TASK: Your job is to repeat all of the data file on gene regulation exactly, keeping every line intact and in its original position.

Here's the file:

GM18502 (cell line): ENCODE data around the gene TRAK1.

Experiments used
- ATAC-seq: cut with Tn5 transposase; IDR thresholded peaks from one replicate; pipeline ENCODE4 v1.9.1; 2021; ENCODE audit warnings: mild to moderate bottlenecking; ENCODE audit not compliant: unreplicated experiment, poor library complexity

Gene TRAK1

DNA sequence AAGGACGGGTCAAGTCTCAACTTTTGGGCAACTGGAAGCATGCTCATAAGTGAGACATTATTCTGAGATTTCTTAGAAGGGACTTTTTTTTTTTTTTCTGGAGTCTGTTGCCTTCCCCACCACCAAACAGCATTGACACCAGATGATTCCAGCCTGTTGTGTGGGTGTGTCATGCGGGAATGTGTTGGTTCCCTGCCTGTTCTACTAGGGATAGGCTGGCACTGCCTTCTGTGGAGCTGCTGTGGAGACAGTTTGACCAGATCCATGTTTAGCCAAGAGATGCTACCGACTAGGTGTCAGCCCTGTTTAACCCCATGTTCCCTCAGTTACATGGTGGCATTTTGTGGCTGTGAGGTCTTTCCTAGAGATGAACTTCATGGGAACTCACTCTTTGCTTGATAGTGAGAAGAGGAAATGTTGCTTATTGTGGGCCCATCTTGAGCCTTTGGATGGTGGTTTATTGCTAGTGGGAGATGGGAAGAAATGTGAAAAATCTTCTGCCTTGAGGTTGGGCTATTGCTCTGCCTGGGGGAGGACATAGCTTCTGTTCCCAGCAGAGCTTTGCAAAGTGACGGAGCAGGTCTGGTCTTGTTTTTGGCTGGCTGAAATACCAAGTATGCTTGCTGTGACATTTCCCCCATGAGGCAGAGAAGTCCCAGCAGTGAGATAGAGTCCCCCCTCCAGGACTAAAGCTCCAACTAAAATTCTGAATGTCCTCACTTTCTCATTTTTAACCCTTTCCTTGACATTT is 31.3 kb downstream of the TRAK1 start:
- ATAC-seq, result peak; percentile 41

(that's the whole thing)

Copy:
GM18502 (cell line): ENCODE data around the gene TRAK1.

Experiments used
- ATAC-seq: cut with Tn5 transposase; IDR thresholded peaks from one replicate; pipeline ENCODE4 v1.9.1; 2021; ENCODE audit warnings: mild to moderate bottlenecking; ENCODE audit not compliant: unreplicated experiment, poor library complexity

Gene TRAK1

DNA sequence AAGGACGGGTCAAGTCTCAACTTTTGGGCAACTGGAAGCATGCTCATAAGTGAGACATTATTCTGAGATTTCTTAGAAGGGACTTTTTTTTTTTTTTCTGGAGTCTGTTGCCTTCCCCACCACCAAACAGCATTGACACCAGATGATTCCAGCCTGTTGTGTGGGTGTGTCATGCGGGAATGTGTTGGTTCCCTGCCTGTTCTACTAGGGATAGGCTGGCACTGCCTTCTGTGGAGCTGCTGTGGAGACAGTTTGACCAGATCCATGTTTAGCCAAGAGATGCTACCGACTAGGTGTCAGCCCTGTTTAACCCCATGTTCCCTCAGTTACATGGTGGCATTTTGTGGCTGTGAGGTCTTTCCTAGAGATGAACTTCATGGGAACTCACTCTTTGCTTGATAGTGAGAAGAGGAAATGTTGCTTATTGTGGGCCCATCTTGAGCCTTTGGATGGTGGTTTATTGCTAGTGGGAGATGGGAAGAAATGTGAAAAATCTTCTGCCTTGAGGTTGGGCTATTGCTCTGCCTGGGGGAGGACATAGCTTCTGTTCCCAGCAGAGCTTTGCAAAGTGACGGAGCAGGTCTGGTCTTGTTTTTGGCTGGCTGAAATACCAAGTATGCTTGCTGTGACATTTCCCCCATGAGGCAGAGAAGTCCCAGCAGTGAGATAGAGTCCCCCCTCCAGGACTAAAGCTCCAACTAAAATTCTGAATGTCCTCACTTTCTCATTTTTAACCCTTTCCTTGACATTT is 31.3 kb downstream of the TRAK1 start:
- ATAC-seq, result peak; percentile 41